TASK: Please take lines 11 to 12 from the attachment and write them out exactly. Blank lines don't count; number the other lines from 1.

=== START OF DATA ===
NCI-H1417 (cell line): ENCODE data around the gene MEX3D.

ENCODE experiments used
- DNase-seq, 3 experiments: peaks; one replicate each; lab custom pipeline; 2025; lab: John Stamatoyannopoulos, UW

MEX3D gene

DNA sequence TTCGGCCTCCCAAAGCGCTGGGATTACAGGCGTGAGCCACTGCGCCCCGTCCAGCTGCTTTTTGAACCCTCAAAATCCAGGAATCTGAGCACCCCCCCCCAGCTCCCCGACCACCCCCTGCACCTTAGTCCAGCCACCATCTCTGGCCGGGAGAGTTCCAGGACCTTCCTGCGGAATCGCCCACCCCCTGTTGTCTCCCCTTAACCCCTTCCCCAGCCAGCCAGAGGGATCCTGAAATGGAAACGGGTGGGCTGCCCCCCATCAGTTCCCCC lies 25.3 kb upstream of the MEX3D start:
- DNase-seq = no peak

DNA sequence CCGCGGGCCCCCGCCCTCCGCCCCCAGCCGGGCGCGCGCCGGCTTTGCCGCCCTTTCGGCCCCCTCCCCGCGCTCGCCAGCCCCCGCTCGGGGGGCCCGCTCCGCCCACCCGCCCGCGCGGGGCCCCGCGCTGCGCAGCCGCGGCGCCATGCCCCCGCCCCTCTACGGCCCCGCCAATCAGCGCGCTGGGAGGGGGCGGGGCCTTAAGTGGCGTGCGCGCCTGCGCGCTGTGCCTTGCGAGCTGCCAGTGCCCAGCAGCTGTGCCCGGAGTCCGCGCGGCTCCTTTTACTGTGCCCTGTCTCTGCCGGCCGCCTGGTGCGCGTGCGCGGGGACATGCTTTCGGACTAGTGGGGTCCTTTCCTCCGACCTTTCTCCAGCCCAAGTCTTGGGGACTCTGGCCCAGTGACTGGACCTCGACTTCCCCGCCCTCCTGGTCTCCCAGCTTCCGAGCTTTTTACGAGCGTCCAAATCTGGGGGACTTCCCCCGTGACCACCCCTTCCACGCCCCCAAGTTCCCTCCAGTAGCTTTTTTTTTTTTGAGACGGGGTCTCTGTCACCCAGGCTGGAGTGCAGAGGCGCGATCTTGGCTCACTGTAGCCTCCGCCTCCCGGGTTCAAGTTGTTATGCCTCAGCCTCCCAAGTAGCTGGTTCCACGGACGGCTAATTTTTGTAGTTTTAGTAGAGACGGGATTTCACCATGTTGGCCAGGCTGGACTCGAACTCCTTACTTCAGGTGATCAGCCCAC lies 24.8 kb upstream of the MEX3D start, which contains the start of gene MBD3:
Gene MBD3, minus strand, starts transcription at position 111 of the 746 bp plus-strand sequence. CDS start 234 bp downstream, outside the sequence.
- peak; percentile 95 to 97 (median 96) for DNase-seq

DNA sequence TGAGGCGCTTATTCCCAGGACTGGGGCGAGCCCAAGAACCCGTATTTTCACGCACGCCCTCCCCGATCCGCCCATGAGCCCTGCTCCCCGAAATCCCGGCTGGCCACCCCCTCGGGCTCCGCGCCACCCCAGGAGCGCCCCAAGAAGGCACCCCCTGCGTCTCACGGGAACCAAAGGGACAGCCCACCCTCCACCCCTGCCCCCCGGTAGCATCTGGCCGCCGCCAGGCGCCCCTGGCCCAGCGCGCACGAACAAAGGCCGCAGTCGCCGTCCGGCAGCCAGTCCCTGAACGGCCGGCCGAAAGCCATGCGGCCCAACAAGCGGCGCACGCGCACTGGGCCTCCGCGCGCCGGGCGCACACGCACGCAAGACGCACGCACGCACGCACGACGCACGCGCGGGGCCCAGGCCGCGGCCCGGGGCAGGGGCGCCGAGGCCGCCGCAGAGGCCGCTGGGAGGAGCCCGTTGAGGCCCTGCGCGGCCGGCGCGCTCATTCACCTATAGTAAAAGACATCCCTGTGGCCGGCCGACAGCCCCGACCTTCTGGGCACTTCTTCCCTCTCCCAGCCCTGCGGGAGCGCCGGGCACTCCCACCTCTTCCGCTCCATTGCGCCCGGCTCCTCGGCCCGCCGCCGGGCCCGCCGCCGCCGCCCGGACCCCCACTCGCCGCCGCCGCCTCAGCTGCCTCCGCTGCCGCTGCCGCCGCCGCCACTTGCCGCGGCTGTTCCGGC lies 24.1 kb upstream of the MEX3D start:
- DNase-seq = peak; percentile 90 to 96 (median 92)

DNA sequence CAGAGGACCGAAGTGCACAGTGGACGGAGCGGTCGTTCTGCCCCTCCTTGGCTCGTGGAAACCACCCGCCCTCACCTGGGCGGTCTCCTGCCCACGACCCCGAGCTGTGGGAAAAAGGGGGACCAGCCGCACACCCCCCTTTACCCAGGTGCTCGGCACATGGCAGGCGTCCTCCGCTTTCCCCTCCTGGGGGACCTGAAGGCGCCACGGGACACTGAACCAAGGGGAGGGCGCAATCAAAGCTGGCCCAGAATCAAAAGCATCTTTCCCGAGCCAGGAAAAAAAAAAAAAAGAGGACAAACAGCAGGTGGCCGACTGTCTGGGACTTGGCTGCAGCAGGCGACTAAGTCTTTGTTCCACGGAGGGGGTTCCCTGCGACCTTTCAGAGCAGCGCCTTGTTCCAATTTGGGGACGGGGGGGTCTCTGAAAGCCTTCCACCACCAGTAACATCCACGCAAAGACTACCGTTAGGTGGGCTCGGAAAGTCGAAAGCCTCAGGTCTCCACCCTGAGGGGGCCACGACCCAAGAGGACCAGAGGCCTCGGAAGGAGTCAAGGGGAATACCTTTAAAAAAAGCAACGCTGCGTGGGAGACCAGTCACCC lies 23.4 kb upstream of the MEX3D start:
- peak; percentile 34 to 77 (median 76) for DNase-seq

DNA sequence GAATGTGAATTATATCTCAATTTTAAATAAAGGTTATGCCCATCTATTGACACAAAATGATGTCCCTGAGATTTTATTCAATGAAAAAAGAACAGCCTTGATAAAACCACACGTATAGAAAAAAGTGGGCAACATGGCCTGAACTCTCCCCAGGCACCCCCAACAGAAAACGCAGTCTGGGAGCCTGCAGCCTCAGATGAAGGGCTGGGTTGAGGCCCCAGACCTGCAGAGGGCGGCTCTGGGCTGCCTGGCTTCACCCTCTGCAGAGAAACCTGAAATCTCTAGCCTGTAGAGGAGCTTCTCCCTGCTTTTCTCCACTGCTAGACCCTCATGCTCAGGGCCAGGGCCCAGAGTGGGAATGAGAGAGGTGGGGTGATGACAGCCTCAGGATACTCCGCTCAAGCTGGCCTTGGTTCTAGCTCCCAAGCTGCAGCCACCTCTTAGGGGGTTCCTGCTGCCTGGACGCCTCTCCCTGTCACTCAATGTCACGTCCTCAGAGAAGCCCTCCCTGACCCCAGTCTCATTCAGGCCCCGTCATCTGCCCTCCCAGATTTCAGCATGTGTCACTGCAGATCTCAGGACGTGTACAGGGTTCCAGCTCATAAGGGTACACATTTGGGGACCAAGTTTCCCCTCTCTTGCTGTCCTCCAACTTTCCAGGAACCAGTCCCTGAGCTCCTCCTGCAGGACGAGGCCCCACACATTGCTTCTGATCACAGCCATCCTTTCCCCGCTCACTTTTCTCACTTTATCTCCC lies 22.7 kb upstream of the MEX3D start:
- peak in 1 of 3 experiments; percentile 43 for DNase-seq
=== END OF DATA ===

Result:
- DNase-seq = peak; percentile 90 to 96 (median 92)

DNA sequence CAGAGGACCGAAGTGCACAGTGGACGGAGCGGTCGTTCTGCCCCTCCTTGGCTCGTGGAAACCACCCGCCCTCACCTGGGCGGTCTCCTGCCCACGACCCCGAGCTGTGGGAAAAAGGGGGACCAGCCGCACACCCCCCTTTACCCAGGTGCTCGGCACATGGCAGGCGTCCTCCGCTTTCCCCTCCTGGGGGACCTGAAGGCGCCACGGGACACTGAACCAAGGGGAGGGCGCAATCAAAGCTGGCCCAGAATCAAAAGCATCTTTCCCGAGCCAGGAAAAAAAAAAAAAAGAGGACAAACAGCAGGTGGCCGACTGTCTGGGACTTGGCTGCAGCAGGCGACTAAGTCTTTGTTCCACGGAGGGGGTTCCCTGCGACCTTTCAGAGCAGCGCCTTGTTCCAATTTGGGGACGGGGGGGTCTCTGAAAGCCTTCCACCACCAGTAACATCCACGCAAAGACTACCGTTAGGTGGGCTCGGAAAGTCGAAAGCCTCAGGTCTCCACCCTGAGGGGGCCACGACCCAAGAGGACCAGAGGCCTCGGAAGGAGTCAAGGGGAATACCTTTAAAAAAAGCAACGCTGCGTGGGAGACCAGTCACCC lies 23.4 kb upstream of the MEX3D start: